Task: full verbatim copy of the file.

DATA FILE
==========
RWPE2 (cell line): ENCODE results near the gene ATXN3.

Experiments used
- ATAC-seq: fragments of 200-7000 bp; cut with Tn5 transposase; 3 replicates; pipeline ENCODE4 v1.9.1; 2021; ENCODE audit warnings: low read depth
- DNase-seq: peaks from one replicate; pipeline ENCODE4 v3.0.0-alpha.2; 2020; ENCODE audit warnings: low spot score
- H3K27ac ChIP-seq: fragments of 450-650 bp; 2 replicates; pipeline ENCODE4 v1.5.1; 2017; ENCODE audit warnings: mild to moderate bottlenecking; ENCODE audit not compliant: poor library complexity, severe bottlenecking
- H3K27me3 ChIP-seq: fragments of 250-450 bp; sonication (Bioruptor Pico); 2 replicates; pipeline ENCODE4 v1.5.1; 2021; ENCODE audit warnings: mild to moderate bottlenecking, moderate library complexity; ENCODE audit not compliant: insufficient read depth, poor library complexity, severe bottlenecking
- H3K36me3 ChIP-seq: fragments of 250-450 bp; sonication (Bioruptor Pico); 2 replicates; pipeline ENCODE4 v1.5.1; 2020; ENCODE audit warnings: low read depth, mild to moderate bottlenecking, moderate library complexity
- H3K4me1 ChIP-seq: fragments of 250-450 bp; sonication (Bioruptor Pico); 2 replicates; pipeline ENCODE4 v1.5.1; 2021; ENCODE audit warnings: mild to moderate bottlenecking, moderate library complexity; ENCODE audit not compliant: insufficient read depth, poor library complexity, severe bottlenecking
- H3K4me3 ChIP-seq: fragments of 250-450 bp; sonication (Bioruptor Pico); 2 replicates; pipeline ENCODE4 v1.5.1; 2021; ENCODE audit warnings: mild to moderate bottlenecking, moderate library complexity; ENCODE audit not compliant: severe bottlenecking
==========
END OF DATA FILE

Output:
RWPE2 (cell line): ENCODE results near the gene ATXN3.

Experiments used
- ATAC-seq: fragments of 200-7000 bp; cut with Tn5 transposase; 3 replicates; pipeline ENCODE4 v1.9.1; 2021; ENCODE audit warnings: low read depth
- DNase-seq: peaks from one replicate; pipeline ENCODE4 v3.0.0-alpha.2; 2020; ENCODE audit warnings: low spot score
- H3K27ac ChIP-seq: fragments of 450-650 bp; 2 replicates; pipeline ENCODE4 v1.5.1; 2017; ENCODE audit warnings: mild to moderate bottlenecking; ENCODE audit not compliant: poor library complexity, severe bottlenecking
- H3K27me3 ChIP-seq: fragments of 250-450 bp; sonication (Bioruptor Pico); 2 replicates; pipeline ENCODE4 v1.5.1; 2021; ENCODE audit warnings: mild to moderate bottlenecking, moderate library complexity; ENCODE audit not compliant: insufficient read depth, poor library complexity, severe bottlenecking
- H3K36me3 ChIP-seq: fragments of 250-450 bp; sonication (Bioruptor Pico); 2 replicates; pipeline ENCODE4 v1.5.1; 2020; ENCODE audit warnings: low read depth, mild to moderate bottlenecking, moderate library complexity
- H3K4me1 ChIP-seq: fragments of 250-450 bp; sonication (Bioruptor Pico); 2 replicates; pipeline ENCODE4 v1.5.1; 2021; ENCODE audit warnings: mild to moderate bottlenecking, moderate library complexity; ENCODE audit not compliant: insufficient read depth, poor library complexity, severe bottlenecking
- H3K4me3 ChIP-seq: fragments of 250-450 bp; sonication (Bioruptor Pico); 2 replicates; pipeline ENCODE4 v1.5.1; 2021; ENCODE audit warnings: mild to moderate bottlenecking, moderate library complexity; ENCODE audit not compliant: severe bottlenecking